• As of June 20th HHS has 2,053 separated minors being cared for in HHS funded facilities, and is working with relevant agency partners to foster communications and work towards reuniting every minor and every parent or guardian via well-established reunification processes. Currently only 17% of minors in HHS funded facilities were placed there as a result of Zero Tolerance enforcement, and the remaining 83% percent arrived to the United States without a parent or guardian.
  • Parent(s) or guardian(s) attempting to determine if their child is in the custody of the Office of Refugee Resettlement (ORR) in HHS Administration for Children and Families should contact the ORR National Call Center (www.acf.hhs.gov/orr/resource/orr-national-call-center) at 1-800-203-7001, or via email information@ORRNCC.com. Information will be collected and sent to HHS funded facility where minor is located. The ORR National Call Center has numerous resources available for children, parent(s), guardian(s) and sponsors.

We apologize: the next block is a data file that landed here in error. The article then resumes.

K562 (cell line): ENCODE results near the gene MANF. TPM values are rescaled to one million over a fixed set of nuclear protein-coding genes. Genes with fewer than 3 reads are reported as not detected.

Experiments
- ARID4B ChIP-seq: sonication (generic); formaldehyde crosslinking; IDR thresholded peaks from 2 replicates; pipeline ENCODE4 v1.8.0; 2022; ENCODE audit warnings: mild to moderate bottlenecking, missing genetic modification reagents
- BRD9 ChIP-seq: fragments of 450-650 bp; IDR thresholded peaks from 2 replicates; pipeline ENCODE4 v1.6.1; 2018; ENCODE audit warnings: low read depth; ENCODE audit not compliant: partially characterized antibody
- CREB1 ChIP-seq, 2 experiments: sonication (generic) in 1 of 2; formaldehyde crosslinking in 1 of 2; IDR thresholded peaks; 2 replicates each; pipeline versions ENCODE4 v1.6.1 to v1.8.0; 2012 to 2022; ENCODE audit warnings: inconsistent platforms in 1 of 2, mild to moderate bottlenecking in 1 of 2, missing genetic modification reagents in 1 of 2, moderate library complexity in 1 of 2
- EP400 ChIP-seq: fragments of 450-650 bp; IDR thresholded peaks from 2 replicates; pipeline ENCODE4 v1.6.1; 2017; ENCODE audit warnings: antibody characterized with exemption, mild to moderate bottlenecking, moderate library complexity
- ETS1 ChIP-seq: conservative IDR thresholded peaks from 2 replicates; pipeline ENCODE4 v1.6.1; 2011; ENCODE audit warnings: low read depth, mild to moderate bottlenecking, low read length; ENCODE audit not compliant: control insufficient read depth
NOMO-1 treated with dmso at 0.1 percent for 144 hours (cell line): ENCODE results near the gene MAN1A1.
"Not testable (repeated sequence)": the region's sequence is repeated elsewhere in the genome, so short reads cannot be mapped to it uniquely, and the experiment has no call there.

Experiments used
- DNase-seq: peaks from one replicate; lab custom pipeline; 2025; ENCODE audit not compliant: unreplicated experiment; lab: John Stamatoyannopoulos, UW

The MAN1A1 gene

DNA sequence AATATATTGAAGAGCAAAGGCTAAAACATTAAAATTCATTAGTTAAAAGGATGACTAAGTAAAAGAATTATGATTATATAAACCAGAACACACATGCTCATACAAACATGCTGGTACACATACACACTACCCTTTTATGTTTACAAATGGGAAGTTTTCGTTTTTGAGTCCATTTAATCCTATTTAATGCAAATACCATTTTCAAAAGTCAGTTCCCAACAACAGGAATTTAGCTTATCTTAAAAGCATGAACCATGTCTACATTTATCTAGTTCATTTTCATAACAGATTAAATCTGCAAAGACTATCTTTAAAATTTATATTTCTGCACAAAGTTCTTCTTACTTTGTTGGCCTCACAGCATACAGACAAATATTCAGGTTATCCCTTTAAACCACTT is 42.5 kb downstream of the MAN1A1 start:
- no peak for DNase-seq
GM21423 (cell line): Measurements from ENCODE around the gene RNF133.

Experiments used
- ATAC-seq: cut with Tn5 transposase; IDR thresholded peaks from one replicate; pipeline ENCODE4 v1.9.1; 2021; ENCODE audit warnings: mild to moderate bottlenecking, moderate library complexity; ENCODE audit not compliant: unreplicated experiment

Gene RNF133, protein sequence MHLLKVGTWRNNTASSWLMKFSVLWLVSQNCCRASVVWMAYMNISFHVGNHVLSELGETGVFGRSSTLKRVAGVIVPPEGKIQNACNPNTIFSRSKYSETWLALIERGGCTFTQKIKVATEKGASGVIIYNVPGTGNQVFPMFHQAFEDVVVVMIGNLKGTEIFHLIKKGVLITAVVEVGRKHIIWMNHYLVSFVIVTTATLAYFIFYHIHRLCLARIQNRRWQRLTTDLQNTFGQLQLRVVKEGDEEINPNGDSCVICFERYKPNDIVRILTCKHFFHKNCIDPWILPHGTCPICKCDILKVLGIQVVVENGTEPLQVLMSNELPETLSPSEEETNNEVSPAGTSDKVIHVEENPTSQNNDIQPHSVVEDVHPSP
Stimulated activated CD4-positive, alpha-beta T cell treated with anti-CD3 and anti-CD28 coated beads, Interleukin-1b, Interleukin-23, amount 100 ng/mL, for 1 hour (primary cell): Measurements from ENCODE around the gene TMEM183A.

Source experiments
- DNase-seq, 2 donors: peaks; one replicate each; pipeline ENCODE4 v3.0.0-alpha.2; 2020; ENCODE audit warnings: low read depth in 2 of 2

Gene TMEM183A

• Within 24 hours of arriving at an HHS funded facility minors are given the opportunity to communicate with a vetted parent, guardian or relative. While in HHS funded facilities’ care, every effort is made to ensure minors are able to communicate (either telephonic or video depending on the circumstances) with their parent or guardian (at least twice per week). However, reasonable safety precautions are in place to ensure that an adult wishing to communicate with a minor is in fact that minor’s parent or guardian.
  • Minors in HHS funded facilities are permitted to call both family members and/or sponsors living in the United States and abroad. Attorneys representing minors have unlimited telephone access and the minor may speak to other appropriate stakeholders, such as their consulate, the case coordinator, or child advocate. Additional information on telephone calls, visitation, and mail policies are available in the policy guide.
  • Under HHS’ publicly available policy guide for Unaccompanied Alien Children, the Office of Refugee Resettlement (ORR) releases minors to sponsors in the following order of preference: parent; legal guardian; an adult relative (brother, sister, aunt, uncle, grandparent or first cousin); an adult individual or entity designated by the parent or legal guardian (through a signed declaration or other document that ORR determines is sufficient to establish the signatory’s parental/guardian relationship); a licensed program willing to accept legal custody; or an adult individual or entity seeking custody when it appears that there is no other likely alternative to long term ORR care and custody.
Last Updated: 01/20/2021